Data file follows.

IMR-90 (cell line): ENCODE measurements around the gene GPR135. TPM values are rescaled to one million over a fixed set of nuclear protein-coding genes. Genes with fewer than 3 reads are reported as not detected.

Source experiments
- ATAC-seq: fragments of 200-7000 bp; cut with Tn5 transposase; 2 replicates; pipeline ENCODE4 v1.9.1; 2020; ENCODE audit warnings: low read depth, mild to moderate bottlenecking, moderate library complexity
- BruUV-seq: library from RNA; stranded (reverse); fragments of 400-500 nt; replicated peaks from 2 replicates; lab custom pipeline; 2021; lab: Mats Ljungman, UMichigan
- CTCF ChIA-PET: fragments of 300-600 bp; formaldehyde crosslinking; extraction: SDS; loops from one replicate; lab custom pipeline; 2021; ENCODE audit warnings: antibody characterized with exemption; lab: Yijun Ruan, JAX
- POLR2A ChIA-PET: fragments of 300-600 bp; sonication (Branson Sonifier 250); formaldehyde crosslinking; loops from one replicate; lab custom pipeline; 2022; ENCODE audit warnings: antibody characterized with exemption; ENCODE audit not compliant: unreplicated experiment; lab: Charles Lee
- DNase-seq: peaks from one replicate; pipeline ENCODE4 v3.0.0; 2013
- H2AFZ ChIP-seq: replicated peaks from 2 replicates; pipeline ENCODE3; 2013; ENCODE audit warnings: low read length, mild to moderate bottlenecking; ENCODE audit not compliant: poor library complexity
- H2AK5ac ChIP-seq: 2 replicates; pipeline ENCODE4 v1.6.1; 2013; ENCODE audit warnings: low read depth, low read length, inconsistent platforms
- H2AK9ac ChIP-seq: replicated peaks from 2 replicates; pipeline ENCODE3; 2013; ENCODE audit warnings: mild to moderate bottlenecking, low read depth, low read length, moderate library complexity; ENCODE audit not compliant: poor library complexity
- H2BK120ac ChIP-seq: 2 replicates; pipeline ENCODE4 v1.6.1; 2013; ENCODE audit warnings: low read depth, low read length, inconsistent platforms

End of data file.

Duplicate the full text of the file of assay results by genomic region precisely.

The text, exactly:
IMR-90 (cell line): ENCODE measurements around the gene GPR135. TPM values are rescaled to one million over a fixed set of nuclear protein-coding genes. Genes with fewer than 3 reads are reported as not detected.

Source experiments
- ATAC-seq: fragments of 200-7000 bp; cut with Tn5 transposase; 2 replicates; pipeline ENCODE4 v1.9.1; 2020; ENCODE audit warnings: low read depth, mild to moderate bottlenecking, moderate library complexity
- BruUV-seq: library from RNA; stranded (reverse); fragments of 400-500 nt; replicated peaks from 2 replicates; lab custom pipeline; 2021; lab: Mats Ljungman, UMichigan
- CTCF ChIA-PET: fragments of 300-600 bp; formaldehyde crosslinking; extraction: SDS; loops from one replicate; lab custom pipeline; 2021; ENCODE audit warnings: antibody characterized with exemption; lab: Yijun Ruan, JAX
- POLR2A ChIA-PET: fragments of 300-600 bp; sonication (Branson Sonifier 250); formaldehyde crosslinking; loops from one replicate; lab custom pipeline; 2022; ENCODE audit warnings: antibody characterized with exemption; ENCODE audit not compliant: unreplicated experiment; lab: Charles Lee
- DNase-seq: peaks from one replicate; pipeline ENCODE4 v3.0.0; 2013
- H2AFZ ChIP-seq: replicated peaks from 2 replicates; pipeline ENCODE3; 2013; ENCODE audit warnings: low read length, mild to moderate bottlenecking; ENCODE audit not compliant: poor library complexity
- H2AK5ac ChIP-seq: 2 replicates; pipeline ENCODE4 v1.6.1; 2013; ENCODE audit warnings: low read depth, low read length, inconsistent platforms
- H2AK9ac ChIP-seq: replicated peaks from 2 replicates; pipeline ENCODE3; 2013; ENCODE audit warnings: mild to moderate bottlenecking, low read depth, low read length, moderate library complexity; ENCODE audit not compliant: poor library complexity
- H2BK120ac ChIP-seq: 2 replicates; pipeline ENCODE4 v1.6.1; 2013; ENCODE audit warnings: low read depth, low read length, inconsistent platforms